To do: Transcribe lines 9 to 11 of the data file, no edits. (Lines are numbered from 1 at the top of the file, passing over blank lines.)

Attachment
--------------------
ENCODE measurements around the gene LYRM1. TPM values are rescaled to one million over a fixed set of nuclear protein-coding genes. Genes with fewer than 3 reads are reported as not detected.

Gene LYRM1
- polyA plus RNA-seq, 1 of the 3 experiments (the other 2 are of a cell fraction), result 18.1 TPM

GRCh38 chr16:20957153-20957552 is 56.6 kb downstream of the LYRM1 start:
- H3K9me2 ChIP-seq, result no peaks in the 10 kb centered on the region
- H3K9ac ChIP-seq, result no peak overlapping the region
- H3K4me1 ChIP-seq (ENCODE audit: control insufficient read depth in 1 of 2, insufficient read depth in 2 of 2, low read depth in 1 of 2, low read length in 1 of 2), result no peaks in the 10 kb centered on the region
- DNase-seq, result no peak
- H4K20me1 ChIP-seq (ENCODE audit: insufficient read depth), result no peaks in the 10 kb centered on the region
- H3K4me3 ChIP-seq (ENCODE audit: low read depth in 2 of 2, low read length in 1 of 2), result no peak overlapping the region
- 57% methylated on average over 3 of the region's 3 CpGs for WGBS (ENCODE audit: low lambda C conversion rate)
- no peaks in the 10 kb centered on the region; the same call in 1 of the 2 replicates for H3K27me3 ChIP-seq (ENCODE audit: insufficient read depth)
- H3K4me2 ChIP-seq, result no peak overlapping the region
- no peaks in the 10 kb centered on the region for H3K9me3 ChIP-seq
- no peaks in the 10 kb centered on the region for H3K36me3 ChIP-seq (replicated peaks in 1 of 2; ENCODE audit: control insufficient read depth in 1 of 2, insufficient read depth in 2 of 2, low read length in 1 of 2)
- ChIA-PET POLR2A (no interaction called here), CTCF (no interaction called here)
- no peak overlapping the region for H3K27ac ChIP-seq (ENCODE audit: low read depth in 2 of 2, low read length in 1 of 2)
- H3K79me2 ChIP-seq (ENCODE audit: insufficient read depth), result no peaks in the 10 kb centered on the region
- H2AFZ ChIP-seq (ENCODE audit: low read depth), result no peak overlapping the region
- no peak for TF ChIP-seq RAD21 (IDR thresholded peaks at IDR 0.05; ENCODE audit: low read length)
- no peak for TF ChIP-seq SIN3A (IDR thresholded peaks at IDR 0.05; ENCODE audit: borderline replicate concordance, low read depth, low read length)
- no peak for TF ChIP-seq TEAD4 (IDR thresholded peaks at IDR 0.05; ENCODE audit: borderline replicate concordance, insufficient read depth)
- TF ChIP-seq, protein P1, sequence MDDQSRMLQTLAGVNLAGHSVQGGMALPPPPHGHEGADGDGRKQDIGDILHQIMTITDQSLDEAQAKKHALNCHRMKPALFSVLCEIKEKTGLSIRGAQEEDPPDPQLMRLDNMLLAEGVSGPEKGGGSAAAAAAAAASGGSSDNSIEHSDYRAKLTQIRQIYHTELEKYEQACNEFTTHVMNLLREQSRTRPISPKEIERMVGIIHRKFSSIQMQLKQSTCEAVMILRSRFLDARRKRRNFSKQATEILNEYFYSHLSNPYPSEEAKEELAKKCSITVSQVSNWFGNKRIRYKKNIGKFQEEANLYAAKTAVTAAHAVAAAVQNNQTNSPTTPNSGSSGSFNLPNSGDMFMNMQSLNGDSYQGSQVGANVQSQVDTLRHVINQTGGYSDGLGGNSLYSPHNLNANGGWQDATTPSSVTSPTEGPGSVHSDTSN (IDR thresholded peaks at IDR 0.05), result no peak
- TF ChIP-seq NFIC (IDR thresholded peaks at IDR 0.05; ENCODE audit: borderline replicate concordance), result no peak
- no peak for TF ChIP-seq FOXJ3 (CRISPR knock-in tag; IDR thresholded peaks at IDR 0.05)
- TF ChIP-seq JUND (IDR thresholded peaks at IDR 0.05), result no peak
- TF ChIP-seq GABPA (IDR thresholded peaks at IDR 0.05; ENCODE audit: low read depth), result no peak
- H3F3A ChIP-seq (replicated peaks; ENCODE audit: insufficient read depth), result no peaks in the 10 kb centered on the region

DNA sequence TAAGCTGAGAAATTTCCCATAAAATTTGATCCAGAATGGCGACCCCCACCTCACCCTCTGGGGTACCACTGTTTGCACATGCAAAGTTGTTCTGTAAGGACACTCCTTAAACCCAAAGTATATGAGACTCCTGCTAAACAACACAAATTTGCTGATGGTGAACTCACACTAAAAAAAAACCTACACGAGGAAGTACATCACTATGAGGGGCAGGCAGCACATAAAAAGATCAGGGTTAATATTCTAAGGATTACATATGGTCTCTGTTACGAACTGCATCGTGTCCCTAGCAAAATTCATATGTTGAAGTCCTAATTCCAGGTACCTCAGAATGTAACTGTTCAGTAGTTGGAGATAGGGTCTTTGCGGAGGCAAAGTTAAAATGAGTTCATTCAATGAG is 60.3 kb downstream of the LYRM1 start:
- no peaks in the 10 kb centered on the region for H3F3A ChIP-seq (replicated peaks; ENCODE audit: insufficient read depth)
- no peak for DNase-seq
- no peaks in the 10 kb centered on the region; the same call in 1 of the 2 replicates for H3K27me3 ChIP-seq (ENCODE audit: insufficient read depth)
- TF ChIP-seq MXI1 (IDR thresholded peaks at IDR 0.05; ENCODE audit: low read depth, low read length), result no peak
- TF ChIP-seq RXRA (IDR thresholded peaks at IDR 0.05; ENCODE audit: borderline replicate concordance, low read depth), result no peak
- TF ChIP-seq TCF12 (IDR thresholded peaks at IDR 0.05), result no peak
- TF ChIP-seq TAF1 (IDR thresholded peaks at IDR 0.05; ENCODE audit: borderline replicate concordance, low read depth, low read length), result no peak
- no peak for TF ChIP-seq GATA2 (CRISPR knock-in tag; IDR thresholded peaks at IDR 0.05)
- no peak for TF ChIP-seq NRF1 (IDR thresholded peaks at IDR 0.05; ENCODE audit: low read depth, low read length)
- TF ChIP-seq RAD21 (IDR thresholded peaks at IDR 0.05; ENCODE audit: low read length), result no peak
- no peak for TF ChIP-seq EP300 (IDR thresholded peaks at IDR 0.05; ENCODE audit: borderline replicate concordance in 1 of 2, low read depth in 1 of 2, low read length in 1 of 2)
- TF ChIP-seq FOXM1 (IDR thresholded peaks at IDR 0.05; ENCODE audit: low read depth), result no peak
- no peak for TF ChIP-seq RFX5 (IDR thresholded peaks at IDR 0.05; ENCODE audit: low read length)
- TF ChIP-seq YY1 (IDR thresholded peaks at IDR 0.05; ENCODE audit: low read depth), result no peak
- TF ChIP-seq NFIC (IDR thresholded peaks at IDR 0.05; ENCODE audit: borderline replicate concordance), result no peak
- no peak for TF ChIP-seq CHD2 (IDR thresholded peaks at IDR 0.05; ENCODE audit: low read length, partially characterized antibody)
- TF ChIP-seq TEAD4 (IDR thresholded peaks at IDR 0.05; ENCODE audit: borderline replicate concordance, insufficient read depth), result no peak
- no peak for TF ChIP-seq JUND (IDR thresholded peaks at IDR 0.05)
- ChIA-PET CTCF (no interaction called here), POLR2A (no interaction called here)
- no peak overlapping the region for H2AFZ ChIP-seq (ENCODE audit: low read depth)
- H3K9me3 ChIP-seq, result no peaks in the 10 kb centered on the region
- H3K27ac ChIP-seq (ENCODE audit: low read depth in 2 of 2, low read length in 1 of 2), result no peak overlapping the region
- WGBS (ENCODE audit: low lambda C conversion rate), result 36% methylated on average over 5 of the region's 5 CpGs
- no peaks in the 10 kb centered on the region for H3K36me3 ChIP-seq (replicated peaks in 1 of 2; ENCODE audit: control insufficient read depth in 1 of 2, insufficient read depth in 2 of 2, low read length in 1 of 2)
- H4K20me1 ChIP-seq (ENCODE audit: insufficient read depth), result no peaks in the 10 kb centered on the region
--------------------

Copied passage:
- H4K20me1 ChIP-seq (ENCODE audit: insufficient read depth), result no peaks in the 10 kb centered on the region
- H3K4me3 ChIP-seq (ENCODE audit: low read depth in 2 of 2, low read length in 1 of 2), result no peak overlapping the region
- 57% methylated on average over 3 of the region's 3 CpGs for WGBS (ENCODE audit: low lambda C conversion rate)